By laying out everything the team is working on in this format, we can all see at a glance where each initiative is in the process. Dragging items from column to column until they reach “done” is satisfying and makes sure things aren’t just floating around in limbo or forgotten.
We were already using Kanban boards within our scrum teams but hadn’t created a master Kanban board for company-wide projects. We decided to create a leaders’ Kanban board so we could easily see everything, understand where each project was in process, and know at a glance if we had taken on too much.
2. We Set a Work in Progress Limit to Improve Follow Through
This is a key area where we went wrong initially.
Because we hadn’t laid out all our new projects in a format we could easily digest at a glance (Kanban board), we hadn’t realized we were taking on way too many things at the same time.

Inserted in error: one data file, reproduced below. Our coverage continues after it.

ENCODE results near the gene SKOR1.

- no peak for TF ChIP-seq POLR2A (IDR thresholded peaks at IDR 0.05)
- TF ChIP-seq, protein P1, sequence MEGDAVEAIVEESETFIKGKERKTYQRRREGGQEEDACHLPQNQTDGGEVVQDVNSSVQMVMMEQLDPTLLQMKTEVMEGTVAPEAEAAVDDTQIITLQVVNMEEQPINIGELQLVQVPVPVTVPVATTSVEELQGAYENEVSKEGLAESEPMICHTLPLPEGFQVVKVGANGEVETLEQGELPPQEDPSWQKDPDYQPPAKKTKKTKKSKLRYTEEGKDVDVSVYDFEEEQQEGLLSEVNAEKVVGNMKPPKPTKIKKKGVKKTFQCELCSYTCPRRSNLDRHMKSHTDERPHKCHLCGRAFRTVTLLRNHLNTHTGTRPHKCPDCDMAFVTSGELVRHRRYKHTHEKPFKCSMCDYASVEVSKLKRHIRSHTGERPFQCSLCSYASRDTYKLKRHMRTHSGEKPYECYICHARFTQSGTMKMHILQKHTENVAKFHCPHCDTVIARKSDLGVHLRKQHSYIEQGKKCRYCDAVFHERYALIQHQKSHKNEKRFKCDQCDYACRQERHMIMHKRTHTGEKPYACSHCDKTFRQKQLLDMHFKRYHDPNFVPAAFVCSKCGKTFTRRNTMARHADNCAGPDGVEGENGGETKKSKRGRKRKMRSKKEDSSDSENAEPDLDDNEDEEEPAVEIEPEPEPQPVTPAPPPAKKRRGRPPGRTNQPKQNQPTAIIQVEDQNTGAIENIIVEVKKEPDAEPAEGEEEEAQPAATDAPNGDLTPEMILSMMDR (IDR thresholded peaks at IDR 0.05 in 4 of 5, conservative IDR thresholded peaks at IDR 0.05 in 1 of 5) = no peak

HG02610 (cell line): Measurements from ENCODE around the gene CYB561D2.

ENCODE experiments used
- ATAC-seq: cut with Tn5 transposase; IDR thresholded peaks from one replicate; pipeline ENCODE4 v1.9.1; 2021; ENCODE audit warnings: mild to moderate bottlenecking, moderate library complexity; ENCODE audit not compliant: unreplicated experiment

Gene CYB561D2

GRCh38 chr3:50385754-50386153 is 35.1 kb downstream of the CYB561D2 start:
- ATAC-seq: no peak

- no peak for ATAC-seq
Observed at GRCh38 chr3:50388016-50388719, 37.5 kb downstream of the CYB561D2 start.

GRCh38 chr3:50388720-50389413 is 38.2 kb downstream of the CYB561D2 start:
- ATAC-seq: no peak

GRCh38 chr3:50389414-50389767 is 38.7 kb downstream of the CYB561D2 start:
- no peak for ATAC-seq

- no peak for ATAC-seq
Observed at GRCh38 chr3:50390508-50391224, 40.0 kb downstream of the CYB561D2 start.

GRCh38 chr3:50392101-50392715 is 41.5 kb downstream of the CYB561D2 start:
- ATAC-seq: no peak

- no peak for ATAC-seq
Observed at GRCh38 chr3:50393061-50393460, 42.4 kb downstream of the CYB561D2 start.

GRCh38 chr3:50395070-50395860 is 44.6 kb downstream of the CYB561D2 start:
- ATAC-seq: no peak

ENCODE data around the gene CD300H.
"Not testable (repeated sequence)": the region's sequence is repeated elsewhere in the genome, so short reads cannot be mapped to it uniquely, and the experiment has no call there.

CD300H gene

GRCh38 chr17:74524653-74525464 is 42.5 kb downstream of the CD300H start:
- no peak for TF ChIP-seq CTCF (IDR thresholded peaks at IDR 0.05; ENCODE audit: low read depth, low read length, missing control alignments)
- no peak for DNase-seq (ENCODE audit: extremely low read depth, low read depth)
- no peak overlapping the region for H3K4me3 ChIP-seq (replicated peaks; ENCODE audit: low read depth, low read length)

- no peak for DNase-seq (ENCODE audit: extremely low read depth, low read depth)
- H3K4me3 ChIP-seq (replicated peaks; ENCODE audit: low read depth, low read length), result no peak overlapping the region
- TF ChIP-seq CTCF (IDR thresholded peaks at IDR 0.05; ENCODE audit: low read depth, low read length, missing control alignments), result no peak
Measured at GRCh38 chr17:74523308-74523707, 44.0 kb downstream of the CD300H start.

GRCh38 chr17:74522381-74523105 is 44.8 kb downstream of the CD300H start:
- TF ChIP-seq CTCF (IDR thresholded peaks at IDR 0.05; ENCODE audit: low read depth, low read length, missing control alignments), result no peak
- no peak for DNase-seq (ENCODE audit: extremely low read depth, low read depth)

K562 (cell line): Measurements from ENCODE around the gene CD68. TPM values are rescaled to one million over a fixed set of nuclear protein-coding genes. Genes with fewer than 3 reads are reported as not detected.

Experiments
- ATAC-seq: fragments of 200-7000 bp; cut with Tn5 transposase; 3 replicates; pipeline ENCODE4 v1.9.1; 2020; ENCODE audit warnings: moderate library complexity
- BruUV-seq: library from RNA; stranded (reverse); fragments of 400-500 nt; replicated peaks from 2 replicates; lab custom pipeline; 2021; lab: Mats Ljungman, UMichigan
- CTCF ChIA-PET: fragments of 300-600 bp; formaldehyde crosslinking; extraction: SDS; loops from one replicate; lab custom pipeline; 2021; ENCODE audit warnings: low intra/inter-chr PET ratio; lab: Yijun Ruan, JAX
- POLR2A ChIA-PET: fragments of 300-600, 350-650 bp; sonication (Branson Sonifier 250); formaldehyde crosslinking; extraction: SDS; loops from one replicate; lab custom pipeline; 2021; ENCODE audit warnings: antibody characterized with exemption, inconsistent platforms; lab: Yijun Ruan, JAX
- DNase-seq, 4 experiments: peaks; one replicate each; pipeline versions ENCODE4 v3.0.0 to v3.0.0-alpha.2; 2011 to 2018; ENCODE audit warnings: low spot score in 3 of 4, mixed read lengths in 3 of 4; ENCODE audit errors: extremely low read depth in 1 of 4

We agreed to set a work-in-progress limit as a team and cap the number of initiatives in each category. By doing fewer things at once, we will be able to be more effective and make sure everything makes it to the “done” column.
3. We Created a Parking Lot for Great (Future) Ideas
We love ideas, and many of our ideas we deemed good and worth implementing. However, thanks to our work-in-progress limit, we knew many of our amazing ideas didn’t fit in our “to do” or “doing” categories without exceeding our WIP limit.
In order to capture those great ideas without letting them become a distraction, we added a “parking lot” column on our Kanban board right before “to do.”